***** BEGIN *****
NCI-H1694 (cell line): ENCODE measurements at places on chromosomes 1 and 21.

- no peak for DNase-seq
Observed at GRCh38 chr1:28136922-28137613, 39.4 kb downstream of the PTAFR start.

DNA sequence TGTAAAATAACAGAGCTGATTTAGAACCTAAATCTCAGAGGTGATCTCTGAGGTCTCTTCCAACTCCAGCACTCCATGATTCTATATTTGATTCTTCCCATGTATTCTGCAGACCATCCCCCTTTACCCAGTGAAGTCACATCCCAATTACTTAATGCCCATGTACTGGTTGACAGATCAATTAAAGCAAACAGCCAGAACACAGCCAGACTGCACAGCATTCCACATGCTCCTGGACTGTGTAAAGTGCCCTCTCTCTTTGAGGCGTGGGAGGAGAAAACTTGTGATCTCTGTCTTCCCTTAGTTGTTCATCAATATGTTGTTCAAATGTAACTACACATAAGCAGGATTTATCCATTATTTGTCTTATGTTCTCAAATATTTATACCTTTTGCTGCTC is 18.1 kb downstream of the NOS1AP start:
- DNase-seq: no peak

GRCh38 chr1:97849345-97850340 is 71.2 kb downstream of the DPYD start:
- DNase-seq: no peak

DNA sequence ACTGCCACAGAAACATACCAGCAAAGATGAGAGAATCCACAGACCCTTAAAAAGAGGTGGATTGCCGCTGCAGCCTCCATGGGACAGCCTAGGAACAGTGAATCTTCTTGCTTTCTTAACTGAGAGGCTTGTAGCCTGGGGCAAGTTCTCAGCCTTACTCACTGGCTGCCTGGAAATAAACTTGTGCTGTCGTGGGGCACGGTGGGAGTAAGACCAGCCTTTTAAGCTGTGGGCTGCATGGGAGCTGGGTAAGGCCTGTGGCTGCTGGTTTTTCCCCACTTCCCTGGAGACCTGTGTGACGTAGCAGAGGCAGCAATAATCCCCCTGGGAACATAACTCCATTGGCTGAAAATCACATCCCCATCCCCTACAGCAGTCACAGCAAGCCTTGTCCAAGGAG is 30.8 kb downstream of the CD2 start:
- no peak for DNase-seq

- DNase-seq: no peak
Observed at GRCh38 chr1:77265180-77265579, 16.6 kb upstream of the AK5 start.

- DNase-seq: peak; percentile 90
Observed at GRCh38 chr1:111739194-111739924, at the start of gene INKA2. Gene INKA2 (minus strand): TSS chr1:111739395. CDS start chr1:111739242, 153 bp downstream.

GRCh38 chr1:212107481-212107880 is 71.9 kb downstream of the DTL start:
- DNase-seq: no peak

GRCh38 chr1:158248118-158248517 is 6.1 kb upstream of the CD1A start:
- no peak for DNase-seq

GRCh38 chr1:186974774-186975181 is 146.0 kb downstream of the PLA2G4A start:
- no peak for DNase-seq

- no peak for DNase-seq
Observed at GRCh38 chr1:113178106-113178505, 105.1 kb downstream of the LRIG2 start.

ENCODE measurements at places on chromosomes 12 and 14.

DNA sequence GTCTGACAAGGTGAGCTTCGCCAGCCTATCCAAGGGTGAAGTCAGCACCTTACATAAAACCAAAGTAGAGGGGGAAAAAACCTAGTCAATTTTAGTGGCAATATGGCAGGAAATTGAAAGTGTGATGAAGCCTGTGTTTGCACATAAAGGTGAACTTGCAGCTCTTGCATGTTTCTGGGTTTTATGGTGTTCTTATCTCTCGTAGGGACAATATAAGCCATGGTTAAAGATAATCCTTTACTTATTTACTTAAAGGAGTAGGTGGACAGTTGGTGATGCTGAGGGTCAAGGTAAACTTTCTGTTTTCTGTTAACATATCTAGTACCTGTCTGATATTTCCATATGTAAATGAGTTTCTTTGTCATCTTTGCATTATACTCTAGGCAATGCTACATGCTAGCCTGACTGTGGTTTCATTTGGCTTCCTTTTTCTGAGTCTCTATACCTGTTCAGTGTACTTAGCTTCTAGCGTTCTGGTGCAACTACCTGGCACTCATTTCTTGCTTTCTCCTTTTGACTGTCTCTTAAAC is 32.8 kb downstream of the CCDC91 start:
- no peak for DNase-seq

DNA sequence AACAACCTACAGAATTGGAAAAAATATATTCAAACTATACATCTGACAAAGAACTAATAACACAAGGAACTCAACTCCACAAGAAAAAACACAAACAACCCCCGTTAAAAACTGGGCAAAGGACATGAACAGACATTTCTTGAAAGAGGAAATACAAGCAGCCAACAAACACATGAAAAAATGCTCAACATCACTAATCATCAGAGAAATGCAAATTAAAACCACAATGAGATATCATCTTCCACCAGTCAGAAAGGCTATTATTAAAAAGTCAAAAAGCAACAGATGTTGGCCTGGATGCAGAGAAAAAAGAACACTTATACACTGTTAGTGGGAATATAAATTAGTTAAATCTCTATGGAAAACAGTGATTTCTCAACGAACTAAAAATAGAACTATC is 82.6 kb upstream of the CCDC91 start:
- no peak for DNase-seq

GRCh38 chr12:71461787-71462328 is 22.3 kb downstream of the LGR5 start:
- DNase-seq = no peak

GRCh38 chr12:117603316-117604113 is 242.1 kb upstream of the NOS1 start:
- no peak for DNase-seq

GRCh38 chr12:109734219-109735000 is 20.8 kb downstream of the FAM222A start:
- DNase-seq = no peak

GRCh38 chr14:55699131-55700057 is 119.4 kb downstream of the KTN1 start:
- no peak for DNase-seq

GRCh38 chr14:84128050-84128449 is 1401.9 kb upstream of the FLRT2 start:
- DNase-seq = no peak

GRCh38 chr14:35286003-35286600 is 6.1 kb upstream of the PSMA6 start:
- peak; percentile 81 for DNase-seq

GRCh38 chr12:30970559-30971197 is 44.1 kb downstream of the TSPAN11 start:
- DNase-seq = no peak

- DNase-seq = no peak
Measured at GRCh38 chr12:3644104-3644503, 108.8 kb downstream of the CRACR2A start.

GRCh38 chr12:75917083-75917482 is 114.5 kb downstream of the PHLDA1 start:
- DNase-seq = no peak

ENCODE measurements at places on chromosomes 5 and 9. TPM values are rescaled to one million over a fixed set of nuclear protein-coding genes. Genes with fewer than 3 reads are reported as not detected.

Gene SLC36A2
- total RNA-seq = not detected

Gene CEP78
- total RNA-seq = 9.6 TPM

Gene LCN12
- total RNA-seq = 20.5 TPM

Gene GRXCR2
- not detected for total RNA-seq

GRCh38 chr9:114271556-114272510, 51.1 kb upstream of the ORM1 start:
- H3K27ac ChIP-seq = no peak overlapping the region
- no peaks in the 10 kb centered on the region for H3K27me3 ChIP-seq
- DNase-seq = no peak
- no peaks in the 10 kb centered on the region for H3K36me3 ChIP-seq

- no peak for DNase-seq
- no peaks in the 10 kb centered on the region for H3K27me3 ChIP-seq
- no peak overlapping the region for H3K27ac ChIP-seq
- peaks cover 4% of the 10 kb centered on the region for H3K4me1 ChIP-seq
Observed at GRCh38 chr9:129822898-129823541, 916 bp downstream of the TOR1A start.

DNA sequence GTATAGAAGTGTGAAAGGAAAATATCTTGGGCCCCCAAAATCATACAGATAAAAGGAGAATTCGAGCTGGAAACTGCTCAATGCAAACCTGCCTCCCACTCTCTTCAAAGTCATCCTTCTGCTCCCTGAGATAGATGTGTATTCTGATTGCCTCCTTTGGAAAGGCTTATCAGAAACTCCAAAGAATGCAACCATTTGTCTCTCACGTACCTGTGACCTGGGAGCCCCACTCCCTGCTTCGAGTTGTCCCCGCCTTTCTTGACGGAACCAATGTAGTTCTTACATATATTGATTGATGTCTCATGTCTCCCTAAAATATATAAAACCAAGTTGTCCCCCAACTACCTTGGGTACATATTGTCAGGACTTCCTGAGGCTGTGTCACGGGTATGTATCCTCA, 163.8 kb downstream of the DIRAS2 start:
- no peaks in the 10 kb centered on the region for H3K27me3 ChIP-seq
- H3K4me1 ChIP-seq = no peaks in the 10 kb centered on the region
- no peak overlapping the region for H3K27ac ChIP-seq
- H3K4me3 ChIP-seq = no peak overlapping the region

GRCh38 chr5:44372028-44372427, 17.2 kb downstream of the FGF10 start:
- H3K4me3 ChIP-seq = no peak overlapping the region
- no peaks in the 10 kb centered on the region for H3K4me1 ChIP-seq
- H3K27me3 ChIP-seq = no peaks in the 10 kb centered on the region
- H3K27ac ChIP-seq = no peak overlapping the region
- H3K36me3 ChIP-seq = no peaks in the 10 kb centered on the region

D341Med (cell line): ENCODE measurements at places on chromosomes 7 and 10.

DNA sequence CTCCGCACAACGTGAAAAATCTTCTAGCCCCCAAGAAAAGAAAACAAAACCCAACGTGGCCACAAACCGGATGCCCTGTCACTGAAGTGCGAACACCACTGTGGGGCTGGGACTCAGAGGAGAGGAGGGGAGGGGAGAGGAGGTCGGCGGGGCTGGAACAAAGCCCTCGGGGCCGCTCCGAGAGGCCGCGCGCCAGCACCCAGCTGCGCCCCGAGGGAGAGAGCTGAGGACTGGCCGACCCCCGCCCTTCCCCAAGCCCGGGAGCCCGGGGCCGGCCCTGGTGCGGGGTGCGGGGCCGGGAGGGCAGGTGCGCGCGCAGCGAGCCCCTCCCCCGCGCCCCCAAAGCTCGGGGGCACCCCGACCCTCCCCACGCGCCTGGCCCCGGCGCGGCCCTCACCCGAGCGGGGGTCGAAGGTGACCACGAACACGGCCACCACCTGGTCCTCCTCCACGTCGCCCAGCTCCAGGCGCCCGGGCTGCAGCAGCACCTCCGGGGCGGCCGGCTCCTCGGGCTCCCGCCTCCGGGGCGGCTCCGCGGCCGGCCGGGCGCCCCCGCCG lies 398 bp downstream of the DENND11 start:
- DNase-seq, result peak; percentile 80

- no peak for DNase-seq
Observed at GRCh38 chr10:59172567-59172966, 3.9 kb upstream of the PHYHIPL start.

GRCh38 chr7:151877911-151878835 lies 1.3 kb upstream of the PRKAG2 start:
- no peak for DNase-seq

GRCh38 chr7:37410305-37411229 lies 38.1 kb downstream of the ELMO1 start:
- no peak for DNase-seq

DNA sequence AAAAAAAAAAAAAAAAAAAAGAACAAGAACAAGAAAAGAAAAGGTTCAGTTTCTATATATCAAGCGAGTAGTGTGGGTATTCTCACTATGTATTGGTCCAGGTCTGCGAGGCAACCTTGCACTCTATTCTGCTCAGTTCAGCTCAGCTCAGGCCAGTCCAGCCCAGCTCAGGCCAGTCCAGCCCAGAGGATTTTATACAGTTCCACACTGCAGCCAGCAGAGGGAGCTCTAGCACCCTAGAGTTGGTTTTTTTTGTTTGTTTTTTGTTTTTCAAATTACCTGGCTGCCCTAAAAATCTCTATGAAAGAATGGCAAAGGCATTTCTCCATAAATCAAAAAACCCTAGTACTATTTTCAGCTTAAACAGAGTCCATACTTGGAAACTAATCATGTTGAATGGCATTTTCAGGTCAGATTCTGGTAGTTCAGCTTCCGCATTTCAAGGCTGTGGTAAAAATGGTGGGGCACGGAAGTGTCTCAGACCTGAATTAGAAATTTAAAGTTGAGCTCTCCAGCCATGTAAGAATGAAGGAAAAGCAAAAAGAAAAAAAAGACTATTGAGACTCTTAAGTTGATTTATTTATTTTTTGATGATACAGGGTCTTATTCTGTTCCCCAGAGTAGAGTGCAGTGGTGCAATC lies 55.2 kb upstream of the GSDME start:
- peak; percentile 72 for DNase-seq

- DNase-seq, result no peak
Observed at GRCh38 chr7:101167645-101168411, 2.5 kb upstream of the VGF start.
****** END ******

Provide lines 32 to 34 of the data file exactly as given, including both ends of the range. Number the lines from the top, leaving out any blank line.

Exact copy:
- DNase-seq = no peak

GRCh38 chr14:55699131-55700057 is 119.4 kb downstream of the KTN1 start:
- no peak for DNase-seq